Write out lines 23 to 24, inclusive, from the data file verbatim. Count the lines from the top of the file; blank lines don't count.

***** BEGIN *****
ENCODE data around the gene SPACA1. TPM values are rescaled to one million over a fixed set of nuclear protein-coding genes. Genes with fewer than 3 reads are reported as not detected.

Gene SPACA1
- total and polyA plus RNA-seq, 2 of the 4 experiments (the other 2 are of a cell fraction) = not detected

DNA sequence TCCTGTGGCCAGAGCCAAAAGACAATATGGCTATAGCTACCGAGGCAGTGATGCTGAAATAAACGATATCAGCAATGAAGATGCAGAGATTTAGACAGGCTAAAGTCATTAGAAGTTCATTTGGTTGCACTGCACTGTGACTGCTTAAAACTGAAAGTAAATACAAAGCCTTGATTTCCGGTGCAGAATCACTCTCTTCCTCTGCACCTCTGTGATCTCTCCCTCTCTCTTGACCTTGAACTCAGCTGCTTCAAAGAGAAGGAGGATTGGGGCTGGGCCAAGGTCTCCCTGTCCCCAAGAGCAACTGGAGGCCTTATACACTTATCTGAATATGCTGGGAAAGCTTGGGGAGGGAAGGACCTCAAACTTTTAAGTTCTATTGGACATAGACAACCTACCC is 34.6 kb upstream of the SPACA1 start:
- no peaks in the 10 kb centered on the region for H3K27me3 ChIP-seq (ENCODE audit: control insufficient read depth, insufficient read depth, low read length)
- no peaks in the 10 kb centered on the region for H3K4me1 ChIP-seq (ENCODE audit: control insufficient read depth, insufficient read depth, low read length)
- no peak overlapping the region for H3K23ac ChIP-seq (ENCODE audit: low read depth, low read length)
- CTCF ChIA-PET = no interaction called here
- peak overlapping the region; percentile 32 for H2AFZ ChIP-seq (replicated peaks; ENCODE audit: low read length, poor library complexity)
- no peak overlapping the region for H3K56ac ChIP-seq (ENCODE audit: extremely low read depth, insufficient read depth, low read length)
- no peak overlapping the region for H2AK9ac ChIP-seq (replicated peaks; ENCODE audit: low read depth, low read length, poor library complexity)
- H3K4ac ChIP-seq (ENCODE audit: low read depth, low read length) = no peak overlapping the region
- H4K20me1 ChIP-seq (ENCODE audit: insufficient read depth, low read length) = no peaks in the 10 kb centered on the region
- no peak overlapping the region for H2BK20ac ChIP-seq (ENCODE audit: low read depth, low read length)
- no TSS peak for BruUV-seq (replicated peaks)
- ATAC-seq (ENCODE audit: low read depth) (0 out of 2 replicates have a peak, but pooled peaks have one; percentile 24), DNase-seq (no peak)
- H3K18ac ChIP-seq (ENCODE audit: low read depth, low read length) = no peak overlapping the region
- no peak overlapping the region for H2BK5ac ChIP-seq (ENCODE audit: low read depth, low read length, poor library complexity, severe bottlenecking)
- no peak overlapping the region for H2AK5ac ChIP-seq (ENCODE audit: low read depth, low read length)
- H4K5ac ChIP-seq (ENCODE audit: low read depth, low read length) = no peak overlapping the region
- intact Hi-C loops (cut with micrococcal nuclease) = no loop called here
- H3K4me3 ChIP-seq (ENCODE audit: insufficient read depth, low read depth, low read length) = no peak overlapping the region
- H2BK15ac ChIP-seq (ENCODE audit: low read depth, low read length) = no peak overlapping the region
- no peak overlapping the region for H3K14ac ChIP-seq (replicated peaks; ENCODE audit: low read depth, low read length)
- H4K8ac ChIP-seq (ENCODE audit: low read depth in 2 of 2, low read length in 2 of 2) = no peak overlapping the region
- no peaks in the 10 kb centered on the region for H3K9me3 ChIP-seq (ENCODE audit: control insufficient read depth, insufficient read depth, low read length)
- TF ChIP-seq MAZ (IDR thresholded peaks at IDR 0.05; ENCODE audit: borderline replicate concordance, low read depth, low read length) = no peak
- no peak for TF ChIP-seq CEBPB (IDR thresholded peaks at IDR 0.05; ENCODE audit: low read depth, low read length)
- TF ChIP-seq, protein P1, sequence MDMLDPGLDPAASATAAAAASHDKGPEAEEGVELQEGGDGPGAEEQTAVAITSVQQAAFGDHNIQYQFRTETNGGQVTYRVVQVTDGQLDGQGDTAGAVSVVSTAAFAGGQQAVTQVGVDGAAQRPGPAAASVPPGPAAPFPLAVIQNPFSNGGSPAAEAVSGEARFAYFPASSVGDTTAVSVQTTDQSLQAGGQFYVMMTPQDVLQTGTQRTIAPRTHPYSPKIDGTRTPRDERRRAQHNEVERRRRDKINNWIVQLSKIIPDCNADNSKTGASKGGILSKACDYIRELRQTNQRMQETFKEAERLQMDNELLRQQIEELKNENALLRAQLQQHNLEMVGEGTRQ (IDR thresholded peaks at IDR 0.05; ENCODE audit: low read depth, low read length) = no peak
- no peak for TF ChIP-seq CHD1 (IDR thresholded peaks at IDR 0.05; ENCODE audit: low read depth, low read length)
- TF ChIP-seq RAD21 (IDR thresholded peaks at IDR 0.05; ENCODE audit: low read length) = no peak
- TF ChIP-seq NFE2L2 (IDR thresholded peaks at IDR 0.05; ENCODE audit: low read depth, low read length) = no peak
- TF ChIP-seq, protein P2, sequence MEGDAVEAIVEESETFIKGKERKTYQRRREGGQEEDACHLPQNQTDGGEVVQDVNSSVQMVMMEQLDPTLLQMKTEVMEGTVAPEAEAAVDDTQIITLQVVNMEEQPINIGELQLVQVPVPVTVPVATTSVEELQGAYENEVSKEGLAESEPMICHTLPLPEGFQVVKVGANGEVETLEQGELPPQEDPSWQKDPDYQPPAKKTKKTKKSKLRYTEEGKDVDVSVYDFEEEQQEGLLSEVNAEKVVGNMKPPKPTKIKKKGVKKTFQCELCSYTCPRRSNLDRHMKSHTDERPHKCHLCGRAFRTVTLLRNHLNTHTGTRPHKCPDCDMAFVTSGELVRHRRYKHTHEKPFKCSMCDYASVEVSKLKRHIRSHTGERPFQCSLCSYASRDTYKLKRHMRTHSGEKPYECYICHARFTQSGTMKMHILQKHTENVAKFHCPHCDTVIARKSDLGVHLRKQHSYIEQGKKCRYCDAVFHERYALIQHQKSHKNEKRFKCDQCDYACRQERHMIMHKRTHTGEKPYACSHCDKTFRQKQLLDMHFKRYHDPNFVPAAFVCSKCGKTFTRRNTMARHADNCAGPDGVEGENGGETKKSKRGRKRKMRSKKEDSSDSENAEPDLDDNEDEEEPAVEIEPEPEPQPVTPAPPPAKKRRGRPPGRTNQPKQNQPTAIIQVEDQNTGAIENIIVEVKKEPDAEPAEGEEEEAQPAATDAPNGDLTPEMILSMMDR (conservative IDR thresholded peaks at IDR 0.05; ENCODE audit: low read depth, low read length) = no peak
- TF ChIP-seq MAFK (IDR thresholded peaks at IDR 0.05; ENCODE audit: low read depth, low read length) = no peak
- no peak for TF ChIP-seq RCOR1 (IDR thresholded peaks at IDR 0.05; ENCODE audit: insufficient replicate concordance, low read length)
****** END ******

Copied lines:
- H2BK15ac ChIP-seq (ENCODE audit: low read depth, low read length) = no peak overlapping the region
- no peak overlapping the region for H3K14ac ChIP-seq (replicated peaks; ENCODE audit: low read depth, low read length)